Then sometimes I just don't get a comment at all, like on p. 88 when Jeremy says, "We hav
The central character, in love with her husband and their life on their farm, is suddenly confronted with the fact that he has sold the farm without consulting her and has committed them to going west in a covered wagon. So, starting from the powerlessness of woman under the legal and social systems of the time, the story moves to a treacherous trip west in which women prove themselves to be resourceful and resilient. Their ability to survive the dangers they encounter is largely through the sen ...more
Deann Doolittle
I liked this book even though it was full of sadness and heartache but then again that's probably what they really went through when people were heading west for the very first times. I liked all the characters in the story. Sometimes the story itself was a little slow and made it seem long but overall it was a good read. Shows that you can do things if you set your mind to it. Good story about the power of friendship too! Will eventually read the next couple books in the series.
In All Together in One Place, this book launched the Kinship and Courage trilogy series. Based on factual events on the Oregon Trail, this one is focused on Madison "Mazy" Bacon and her journey. After two years of marriage, her husband informed her on their move to head west. Along the way, she bonded with 11 other women who took the same journey from various states to head to California. During their way, they each deal with loss and heartache in their own way, when their husbands or fiancés d ...more
I love this genre but found the writing to be more stream of conscience than deliberate description and dialogue. Some of the characters went from being loved to irratating and almost whiny. Also I got this at a book sale and didn't realize it was a Christian lit book. I don't think that's the reason it fell short for me but maybe...I mostly just skimmed the preachy sections but I think the style just was too haphazard. I'm still willing to try the next book in the series and see where the story ...more
For book club. The author of this book never met a platitude she didn't like. The plot and some of the characters do pull the reader through this unevenly paced story, but not without preaching the Biblical virtues of patience and acceptance and piety throughout, and if that is appealing to some, so be it; this book was written for those who enjoy the heavy-handed religious lessons. For this reader, however, some of the dialogue was so treacly that it had to be eye-skimmed.

A note of caution: the
S. Willett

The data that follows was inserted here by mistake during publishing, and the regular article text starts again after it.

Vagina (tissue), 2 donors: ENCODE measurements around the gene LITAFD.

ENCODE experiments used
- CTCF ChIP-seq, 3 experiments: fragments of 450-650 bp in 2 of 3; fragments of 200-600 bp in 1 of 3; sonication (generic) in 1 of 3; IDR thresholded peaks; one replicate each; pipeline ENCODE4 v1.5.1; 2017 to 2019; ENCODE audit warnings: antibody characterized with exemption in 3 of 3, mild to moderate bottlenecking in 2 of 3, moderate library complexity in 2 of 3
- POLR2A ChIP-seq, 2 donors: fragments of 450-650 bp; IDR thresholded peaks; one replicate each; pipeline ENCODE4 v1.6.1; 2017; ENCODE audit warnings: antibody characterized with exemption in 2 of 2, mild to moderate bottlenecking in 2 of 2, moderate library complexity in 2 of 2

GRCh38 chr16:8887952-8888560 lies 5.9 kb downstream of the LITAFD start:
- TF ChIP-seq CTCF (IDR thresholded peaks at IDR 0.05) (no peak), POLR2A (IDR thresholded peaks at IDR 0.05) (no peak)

Next time you think your road is hard read a book about traveling with the pioneers of this country. This book is based on a true story about women that lost husbands and children on the frontier trails. They persevered, endured and found themselves stronger for it.

Jane Kirkpatrick writes to touch our hearts and help us grow in understanding. Excellent read.
Jan 13, 2008 Kendra rated it 4 of 5 stars  ·  review of another edition
Recommended to Kendra by: Jenna Smith
I guess you could call this historical fiction. The author does a lot of research on the locations and what people wore, how they crossed the plains and tried to make it as real as possible. The book has a strong Christian ideal of overcoming trials. It will definately make you proud to be a woman and make you wonder how strong you could be under similar circumstances. I will definately read the rest of the Kinship and Courage books to see what happens to the characters. I like a particular part ...more
I felt the book was okay, but seemed to drag a little bit. The point of hte book isn't necessarily in getting to the West Coast, but I still felt like there could be more progress on that front in parts of the story.
I enjoyed the read, but I didn't love it.
I really enjoy Jane Kirkpatrick's books. This Kinship and Courage was the first of her series (there are 4 in this set) that I read. Almost all of her books are historical fiction and she does a lot of research to make her characters true. She is also a Christian author, so there are references to God, prayer, etc, but it's not overkill or anything.

This particular series is based on the true story of a group of women who started out with their men to pioneer across the country and wound up on t
Laura Leslie
This is a heartwarming book about love and sacrifice. Wonderful characters abide in this book and the ones with poor character are changed. Conclusively, this is a great book about the challenging journey to friendship and love.